Crimes Against Minds: On Mental Manipulations, Harms and a Human Right to Mental Self-Determination [Book Review]

Criminal Law and Philosophy 8 (1):51-77 (2014)
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Abstract
The neurosciences not only challenge assumptions about the mind’s place in the natural world but also urge us to reconsider its role in the normative world. Based on mind-brain dualism, the law affords only one-sided protection: it systematically protects bodies and brains, but only fragmentarily minds and mental states. The fundamental question, in what ways people may legitimately change mental states of others, is largely unexplored in legal thinking. With novel technologies to both intervene into minds and detect mental activity, the law should, we suggest, introduce stand alone protection for the inner sphere of persons. We shall address some metaphysical questions concerning physical and mental harm and demonstrate gaps in current doctrines, especially in regard to manipulative interferences with decision-making processes. We then outline some reasons for the law to recognize a human right to mental liberty and propose elements of a novel criminal offence proscribing severe interventions into other minds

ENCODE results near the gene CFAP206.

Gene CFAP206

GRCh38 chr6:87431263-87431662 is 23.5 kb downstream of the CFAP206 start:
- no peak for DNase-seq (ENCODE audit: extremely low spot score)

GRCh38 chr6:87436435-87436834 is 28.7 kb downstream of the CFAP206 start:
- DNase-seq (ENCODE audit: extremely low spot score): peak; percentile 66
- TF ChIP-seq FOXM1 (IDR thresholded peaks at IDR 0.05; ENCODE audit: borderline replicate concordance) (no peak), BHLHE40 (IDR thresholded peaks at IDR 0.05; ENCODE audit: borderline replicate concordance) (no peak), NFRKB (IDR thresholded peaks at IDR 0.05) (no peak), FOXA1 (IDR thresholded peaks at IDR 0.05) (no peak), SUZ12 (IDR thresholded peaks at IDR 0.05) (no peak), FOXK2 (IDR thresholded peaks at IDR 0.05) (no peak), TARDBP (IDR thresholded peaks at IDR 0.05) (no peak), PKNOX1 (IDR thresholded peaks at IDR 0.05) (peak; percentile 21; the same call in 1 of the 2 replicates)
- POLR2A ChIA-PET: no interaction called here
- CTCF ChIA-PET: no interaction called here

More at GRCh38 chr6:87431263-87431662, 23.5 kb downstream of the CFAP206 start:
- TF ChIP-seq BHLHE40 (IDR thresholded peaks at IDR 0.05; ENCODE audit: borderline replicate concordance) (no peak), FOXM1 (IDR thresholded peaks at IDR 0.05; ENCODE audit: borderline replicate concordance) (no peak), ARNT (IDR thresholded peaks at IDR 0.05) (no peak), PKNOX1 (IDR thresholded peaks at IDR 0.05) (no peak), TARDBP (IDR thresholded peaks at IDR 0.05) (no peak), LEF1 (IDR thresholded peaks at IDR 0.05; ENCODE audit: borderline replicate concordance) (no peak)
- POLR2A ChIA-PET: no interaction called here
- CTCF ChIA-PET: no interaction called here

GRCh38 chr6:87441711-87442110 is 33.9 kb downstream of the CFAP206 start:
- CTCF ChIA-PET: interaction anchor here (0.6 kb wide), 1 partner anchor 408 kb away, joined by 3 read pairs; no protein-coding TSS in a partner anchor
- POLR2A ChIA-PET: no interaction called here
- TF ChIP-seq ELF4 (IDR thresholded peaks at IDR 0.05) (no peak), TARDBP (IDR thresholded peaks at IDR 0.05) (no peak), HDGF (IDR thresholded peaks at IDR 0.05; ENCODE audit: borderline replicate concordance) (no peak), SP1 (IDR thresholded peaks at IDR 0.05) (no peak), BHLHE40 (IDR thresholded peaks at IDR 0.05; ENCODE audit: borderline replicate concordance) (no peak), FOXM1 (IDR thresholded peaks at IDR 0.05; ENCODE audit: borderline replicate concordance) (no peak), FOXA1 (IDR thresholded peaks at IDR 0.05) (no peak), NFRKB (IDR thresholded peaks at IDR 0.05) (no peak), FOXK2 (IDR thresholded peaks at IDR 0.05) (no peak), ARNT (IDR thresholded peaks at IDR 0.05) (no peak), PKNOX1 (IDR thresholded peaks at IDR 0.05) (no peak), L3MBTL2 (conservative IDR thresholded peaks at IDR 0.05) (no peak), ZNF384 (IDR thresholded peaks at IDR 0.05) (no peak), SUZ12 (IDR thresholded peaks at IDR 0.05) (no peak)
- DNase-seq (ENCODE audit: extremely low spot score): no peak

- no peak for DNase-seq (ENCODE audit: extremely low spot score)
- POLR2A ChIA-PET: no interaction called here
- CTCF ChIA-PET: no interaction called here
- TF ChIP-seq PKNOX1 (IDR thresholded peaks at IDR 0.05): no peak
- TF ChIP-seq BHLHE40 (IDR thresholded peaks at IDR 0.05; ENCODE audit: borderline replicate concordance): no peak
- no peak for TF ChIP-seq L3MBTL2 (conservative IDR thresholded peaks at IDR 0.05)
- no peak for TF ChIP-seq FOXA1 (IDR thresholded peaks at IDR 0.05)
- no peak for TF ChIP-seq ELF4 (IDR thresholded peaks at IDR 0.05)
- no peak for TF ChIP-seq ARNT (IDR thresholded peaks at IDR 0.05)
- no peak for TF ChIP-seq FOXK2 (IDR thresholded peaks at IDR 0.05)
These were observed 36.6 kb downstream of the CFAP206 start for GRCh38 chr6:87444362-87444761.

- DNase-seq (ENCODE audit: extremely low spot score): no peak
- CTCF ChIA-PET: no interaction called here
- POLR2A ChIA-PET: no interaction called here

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First archival date: 2015-02-26
Latest version: 3 (2015-02-26)
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References found in this work BETA
Philosophical Foundations of Neuroscience.Bennett, M. R. & Hacker, P. M. S.

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Moral Enhancement: Do Means Matter Morally?Focquaert, Farah & Schermer, Maartje
The Future of Neuroethics and the Relevance of the Law.Ligthart, Sjors; Douglas, Thomas; Bublitz, Christoph & Meynen, Gerben

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2012-08-03

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